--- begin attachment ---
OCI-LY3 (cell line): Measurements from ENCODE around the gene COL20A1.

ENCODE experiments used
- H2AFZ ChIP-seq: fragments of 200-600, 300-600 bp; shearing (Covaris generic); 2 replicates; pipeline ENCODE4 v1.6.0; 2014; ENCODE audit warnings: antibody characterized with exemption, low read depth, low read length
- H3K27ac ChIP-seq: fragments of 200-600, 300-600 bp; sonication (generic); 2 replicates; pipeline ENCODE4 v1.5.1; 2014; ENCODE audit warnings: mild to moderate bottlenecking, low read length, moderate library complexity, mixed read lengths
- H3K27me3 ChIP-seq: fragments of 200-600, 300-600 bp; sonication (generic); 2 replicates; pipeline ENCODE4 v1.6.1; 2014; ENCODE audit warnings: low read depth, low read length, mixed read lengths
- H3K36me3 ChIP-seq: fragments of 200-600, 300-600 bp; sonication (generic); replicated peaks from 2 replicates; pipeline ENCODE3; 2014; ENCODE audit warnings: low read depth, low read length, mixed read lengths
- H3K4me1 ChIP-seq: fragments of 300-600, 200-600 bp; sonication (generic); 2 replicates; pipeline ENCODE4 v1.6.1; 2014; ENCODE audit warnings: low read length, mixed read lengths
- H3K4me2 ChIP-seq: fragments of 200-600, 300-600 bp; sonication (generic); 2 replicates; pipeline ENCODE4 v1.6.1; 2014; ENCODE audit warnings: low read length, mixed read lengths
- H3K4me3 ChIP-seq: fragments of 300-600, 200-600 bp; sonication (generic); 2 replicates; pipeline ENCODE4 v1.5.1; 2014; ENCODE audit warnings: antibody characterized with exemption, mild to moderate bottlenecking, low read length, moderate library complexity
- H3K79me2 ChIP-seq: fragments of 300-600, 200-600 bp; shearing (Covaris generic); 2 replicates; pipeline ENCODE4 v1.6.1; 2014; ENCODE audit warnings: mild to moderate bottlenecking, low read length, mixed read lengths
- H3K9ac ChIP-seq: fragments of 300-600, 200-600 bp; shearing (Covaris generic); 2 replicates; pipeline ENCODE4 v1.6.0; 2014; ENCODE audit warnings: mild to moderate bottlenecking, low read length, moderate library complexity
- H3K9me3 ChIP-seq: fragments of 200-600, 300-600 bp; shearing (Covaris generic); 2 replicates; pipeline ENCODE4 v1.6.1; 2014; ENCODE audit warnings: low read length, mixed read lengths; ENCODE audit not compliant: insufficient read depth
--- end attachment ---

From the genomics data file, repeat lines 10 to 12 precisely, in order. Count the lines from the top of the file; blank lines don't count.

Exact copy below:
- H3K79me2 ChIP-seq: fragments of 300-600, 200-600 bp; shearing (Covaris generic); 2 replicates; pipeline ENCODE4 v1.6.1; 2014; ENCODE audit warnings: mild to moderate bottlenecking, low read length, mixed read lengths
- H3K9ac ChIP-seq: fragments of 300-600, 200-600 bp; shearing (Covaris generic); 2 replicates; pipeline ENCODE4 v1.6.0; 2014; ENCODE audit warnings: mild to moderate bottlenecking, low read length, moderate library complexity
- H3K9me3 ChIP-seq: fragments of 200-600, 300-600 bp; shearing (Covaris generic); 2 replicates; pipeline ENCODE4 v1.6.1; 2014; ENCODE audit warnings: low read length, mixed read lengths; ENCODE audit not compliant: insufficient read depth